Quoth the AP of Wm. J. Clinton speechifying this week:
[Clinton] also reflected on his own decisions when, as commander in chief, he was urged to launch a military strike somewhere in the world.

''I always thought of Senator Fulbright and the terrible quagmire in Vietnam and how many times we sent more soldiers and found ourselves in a hole and kept digging because we didn't want to look like we were weak. So anytime somebody said in my presidency, 'If you don't do this people will think you're weak,' I always asked the same question for eight years: ''Can we kill 'em tomorrow?''

''If we can kill 'em tomorrow, then we're not weak, and we might be wise enough to try to find an alternative way,'' said Clinton.

'Nuff said.

Monday, April 10, 2006

Why Bush Loved Ken Lay

Enron czar Ken Lay hasn't testified in his own defense yet, but his chief hatchet-man, Jeff Skilling, took the stand Monday and will likely be there all week and possibly into next. In a copyrighted Enron-Trialwatch blog on the Houston Chronicle site, reporter John Roper captures the similarities between the Bush style and the Enron style.
'I was changed...'

Skilling said he changed in 2001 following an accident at an Enron plant where three men were killed and several injured.

"I was changed," he said.

Skilling described for jurors visiting a victim in the hospital and talking to families of the employees.

"It said to me that life is short," Skilling said.

He said that the incident drove home his desire to leave the company to spend more time with his family.

Positively Rovian in its mendacity, this doubletalk implies Skilling left Enron not in contemplation of its inevitable blow-up, but for purely human reasons. Here's a guy who never thought of anything but a pile of dollars (unless it was to humiliate his co-workers in public) all of a sudden waking up to wife-and-childer just in time to get out of the burning barn before the roof caves in.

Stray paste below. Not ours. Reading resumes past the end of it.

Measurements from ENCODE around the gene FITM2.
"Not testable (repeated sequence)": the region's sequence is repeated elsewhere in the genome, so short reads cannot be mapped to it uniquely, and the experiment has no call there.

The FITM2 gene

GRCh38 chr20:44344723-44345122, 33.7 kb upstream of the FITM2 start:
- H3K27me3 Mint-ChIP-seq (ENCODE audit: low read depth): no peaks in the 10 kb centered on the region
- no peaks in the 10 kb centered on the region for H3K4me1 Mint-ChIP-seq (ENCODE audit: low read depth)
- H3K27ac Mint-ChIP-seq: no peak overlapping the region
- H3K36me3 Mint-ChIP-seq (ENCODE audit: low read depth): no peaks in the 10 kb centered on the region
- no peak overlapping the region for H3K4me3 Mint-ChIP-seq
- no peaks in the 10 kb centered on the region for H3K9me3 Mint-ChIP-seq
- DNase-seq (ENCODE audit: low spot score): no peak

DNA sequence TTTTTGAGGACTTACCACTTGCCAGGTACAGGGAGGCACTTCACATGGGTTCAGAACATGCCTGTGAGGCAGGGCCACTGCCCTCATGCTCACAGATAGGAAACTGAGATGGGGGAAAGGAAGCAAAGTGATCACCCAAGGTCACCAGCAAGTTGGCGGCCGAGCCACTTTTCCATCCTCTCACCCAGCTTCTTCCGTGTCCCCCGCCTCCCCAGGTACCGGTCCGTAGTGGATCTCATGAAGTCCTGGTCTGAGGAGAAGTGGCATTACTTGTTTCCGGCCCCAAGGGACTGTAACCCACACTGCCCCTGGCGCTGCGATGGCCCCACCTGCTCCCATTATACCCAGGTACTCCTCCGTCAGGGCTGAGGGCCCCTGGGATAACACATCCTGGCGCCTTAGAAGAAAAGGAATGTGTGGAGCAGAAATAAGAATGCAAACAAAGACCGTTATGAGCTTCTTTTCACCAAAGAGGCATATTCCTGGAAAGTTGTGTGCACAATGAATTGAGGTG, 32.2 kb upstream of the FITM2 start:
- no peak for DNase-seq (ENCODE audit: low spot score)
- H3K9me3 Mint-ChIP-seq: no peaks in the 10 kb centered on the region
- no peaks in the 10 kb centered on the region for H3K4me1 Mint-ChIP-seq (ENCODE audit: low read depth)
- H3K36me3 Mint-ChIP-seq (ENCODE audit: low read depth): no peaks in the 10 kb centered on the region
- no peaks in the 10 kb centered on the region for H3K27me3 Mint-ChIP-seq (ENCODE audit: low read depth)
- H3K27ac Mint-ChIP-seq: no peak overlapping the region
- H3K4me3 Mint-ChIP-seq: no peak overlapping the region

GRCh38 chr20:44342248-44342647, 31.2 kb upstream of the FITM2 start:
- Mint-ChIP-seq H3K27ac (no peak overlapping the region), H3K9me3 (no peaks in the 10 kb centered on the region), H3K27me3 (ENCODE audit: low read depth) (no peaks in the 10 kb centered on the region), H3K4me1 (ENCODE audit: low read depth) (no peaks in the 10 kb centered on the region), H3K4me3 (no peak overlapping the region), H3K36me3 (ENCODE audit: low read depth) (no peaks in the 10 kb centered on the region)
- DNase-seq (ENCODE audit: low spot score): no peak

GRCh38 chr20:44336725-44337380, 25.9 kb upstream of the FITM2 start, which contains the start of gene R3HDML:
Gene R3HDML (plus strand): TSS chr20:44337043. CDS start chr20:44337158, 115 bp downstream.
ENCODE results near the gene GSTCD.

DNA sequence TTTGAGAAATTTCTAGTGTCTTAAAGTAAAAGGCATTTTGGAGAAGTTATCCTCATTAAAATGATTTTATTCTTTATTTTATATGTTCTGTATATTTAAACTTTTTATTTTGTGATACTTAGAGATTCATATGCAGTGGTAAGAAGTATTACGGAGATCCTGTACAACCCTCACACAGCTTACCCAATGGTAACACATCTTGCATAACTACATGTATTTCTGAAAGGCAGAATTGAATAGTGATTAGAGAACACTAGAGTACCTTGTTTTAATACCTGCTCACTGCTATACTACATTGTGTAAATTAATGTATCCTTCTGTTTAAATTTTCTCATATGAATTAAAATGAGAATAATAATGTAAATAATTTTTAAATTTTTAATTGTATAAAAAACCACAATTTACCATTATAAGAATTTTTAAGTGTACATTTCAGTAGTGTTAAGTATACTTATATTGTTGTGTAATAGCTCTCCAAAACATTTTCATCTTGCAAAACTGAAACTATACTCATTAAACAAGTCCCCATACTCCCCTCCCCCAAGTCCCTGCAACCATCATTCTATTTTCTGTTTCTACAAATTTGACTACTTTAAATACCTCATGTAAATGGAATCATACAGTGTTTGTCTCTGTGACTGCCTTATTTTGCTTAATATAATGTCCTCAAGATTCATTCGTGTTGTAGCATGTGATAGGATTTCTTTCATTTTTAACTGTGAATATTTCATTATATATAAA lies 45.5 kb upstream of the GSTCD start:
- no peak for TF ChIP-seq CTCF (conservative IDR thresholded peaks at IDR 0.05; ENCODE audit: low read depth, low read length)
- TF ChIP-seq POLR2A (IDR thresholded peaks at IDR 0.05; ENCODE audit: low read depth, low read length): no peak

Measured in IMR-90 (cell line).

Even if true, this ain't no Damascene conversion like St. Paul's. This is an obscene conversion. And the likelihood of its truth is down there with where Enron stock is today. Some Texican PR counsellor got to him and he paid attention. "Humanize yerself f'r th' jury, Jeffy. Don't let 'em think yew wuz ever in it f'r th' money. Yew jest went ta work ever' day outta pyore humility an' goodness."

Lay/Skilling have to pretend the company was just fine till those evil short-sellers on Wall Street started valuing Enron like a (gasp!) trading company, instead of like some kind of new business paradigm that sorta had a hedge fund and sorta had a pipeline and swapped assets around from division to division, not to (choke) hide any underperformance but to achieve (sob) business synergies...

Hey, for good Republicans like Lay, Skilling and Bush, the market can do no wrong. Except when it's inconvenient for them, like the time Bush went busted in Arbusto.

The background is that Lay was a junior-college business theorist looking for a way to use the Gingrich/DeLay/Bush hatred of government regulation to open up some otherwise unattainable cookie jars. Skilling was the hotshot consultant who helped him find those special chocolate chips iin those jars. The Bush Republicans benefited from their campaign contributions. All shared a cocky, hubristic attitude, feeling that until they came along, business was too stodgily focused on, you know, making things. They were out to change that. And they did.

A Financial Times article Monday compared the Lay/Skilling case to the great fraud trial of Samuel Insull, the Chicago electric-traction monopolist, in 1934. His interlocking series of companies and fronts laid off risk, and hid assets, so the electricity and tramcar customers of Chicago could be safely gouged with no one able to penetrate the accounting fog. Mister Dooley, Finley Peter Dunn's great Chicago Irish philosopher from the first quarter of the century, got it right. "There's no greater fortune to be made, Hennessy me lad, than by shaving quarter-cents off the poor day in and day out." Insull got off. Lay and Skilling are obviously hoping for a repeat.

But Insull's example may be trumped by the words of scaly, vicious Wall Street founder Daniel Drew, whose little lesson on the perils of (ironically) short-selling was coined somewhere around 1834: "Him that sells what isn't his'n, must buy it back or go to prison."